Exciton-phonon coupling in MoSe monolayers
We study experimentally and theoretically the exciton-phonon interaction in MoSe monolayers encapsulated in hexagonal BN, which has an important impact on both optical absorption and emission processes. The exciton transition linewidth down to meV at low temperatures makes it possible to observe high energy tails in absorption and emission extending over several meV, not masked by inhomogeneous broadening. We develop an analytical theory of the exciton-phonon interaction accounting for the deformation potential induced by the longitudinal acoustic phonons, which plays an important role in exciton formation. The theory allows fitting absorption and emission spectra and permits estimating the deformation potential in MoSe monolayers. We underline the reasons why exciton-phonon coupling is much stronger in two-dimensional transition metal dichalcodenides as compared to conventional quantum well structures. The importance of exciton-phonon interactions is further highlighted by the observation of a multitude of Raman features in the photoluminescence excitation experiments.
Layered van der Waals materials provide a versatile platform for exploring fundamental physics and potential applications by combining different two-dimensional (2D) crystals Novoselov et al. (2016); Geim and Grigorieva (2013); Mak et al. (2010); Splendiani et al. (2010); Wang et al. (2012); Mak and Shan (2016). Among these layered materials, transition metal dichalcogenides (TMDs) are particularly suitable for fundamental and applied optics, as they are semiconductors with a direct bandgap when thinned down to one monolayer (ML) Splendiani et al. (2010); Mak et al. (2010). The Coulomb interaction between conduction electrons and valence holes is strong due to 2D confinement of charge carriers, heavy effective masses and weak screening. As a result, the optical properties of monolayer TMDs are dominated by excitons, electron-hole pairs bound by Coulomb attraction Wang et al. (2018); He et al. (2014); Ugeda et al. (2014); Chernikov et al. (2014); Ye et al. (2014); Qiu et al. (2013); Ramasubramaniam (2012); Wang et al. (2015a).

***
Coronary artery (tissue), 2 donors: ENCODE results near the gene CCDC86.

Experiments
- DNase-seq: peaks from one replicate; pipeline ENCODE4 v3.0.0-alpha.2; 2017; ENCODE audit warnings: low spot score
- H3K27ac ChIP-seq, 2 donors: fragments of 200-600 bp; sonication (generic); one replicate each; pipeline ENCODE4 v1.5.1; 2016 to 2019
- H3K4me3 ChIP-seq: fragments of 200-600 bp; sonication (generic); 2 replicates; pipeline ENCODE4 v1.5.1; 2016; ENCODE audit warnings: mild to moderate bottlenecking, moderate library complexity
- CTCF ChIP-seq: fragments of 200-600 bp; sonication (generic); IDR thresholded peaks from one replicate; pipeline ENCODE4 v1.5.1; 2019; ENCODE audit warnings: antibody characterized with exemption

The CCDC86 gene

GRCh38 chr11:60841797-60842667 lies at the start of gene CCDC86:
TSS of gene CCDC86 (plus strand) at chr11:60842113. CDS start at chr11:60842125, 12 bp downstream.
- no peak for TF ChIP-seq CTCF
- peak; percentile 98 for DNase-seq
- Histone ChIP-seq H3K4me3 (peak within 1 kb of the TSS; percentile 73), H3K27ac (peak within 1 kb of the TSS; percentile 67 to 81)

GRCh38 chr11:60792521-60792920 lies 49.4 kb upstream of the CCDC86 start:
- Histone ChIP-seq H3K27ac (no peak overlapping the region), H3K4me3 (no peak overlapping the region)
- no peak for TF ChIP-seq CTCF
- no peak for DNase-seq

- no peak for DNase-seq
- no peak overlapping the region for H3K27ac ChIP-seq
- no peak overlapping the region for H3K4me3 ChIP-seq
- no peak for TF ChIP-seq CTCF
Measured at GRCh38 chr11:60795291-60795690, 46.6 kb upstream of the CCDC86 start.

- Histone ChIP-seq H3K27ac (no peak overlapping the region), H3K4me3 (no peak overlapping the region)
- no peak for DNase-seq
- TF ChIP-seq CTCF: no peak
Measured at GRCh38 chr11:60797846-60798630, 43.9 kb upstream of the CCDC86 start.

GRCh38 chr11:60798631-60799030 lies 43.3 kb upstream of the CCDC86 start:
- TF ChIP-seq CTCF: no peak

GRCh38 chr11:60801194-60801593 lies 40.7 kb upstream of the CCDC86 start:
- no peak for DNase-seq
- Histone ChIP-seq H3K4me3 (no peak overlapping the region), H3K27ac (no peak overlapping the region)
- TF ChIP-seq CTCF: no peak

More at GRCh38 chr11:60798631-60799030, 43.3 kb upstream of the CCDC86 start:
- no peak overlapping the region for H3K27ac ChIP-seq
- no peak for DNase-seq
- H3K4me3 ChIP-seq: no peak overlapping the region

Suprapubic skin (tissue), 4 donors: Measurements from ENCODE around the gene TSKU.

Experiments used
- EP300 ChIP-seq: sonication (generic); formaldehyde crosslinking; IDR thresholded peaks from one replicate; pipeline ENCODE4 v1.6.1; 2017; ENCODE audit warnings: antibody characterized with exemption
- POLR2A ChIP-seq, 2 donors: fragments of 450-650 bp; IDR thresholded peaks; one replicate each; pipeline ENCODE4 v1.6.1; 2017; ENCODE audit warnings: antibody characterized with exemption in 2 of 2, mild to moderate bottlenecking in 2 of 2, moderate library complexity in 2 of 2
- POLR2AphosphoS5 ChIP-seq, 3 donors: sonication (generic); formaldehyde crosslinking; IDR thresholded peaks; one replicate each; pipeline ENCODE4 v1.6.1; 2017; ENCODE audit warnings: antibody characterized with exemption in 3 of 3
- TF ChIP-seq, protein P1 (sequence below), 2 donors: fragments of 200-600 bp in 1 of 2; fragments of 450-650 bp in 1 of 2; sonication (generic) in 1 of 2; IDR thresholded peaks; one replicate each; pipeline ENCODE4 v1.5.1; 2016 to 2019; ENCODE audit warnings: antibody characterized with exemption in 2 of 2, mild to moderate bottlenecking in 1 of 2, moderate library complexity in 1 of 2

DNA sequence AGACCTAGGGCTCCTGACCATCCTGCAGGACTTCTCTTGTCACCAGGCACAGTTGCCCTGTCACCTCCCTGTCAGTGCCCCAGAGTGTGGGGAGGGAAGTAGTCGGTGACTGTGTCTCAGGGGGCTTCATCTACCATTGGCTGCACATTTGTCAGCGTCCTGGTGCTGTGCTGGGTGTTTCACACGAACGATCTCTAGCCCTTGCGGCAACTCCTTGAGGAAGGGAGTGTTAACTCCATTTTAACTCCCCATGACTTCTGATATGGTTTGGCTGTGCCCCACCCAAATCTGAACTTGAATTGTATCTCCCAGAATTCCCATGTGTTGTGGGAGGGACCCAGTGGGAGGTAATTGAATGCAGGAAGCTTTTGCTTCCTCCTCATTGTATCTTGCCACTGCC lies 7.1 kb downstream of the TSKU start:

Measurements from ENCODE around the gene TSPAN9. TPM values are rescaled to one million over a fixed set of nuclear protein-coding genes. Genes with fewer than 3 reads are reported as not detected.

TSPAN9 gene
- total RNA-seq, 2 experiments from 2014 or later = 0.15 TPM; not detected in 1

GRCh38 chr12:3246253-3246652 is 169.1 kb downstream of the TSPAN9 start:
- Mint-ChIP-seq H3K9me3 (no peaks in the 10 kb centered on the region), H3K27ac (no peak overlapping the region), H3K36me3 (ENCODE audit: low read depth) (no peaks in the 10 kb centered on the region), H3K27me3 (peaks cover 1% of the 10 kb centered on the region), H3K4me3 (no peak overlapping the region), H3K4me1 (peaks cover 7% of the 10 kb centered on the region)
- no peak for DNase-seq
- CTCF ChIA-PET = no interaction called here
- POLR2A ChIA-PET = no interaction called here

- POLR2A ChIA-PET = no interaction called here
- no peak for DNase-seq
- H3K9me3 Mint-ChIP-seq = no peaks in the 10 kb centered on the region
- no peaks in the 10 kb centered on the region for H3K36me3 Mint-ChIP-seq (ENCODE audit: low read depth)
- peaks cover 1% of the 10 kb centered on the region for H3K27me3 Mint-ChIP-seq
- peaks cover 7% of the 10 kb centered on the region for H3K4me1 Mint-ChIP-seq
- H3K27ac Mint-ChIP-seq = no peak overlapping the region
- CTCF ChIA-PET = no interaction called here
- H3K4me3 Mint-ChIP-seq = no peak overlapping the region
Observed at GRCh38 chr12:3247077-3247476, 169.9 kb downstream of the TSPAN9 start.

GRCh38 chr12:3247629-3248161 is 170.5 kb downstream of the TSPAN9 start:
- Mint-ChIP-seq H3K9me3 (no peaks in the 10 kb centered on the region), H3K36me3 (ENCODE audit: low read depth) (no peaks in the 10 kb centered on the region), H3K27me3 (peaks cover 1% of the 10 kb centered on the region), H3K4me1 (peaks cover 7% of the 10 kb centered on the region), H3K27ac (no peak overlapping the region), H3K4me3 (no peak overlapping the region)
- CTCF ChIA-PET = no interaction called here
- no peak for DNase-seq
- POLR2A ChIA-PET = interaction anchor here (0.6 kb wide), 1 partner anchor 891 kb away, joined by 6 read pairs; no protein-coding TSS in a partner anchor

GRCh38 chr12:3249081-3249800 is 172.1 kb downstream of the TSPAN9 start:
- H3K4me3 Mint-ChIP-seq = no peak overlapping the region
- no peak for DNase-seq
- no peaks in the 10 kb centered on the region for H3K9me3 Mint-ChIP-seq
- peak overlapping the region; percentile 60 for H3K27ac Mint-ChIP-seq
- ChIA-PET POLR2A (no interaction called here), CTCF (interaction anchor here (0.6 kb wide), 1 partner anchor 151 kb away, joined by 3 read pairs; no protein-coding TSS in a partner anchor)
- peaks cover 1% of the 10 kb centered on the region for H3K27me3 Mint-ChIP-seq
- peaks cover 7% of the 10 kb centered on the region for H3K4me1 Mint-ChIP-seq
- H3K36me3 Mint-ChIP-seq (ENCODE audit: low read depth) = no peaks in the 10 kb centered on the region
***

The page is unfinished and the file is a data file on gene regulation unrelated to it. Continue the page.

The interaction of excitons with phonons governs many important aspects of the optical properties of 2D materials Zhang et al. (2015); Ribeiro-Soares et al. (2014); Rice et al. (2013); Molina-Sánchez and Wirtz (2011); Horzum et al. (2013); Sekine et al. (1980); Jakubczyk et al. (2018) and semiconductor nano-structures in general Hameau et al. (1999); Lee et al. (1986); Tatham et al. (1989); Gindele et al. (1999); Urbaszek et al. (2004); Besombes et al. (2001); Borri et al. (2001) including energy relaxation, dephasing and transition linewidth broadening with temperature. Under non-resonant optical excitation high energy excitons are generated that subsequently loose energy by phonon emission, as recently discussed for MoSe MLs Chow et al. (2017a). Interactions of carriers with phonons play a key role in the exciton formation process Bonnot et al. (1974); Amand et al. (1994); Szczytko et al. (2004); Thilagam (2016). Other important signatures of the exciton-phonon interaction are single resonant and double resonant Raman scattering processes Guo et al. (2015); Carvalho et al. (2015); Wang et al. (2015b); Chow et al. (2017b); Molas et al. (2017); Soubelet et al. (2016). Also the possible impact of polarons, electrons dressed by a phonon-cloud, on the optical properties has been discussed Christiansen et al. (2017) for TMD MLs. There is a multitude of neutral and charged excitons in ML TMDs that give rise to complex photoluminescence spectra Koperski et al. (2017). Here phonons provide the necessary energy and in certain cases momentum for transitions between states in different valleys Dery and Song (2015); Dery (2016); Lindlau et al. (2017). Knowing details about the interaction of excitons with phonons is therefore important for exciton dynamics that dominates light-matter interaction in TMD MLs.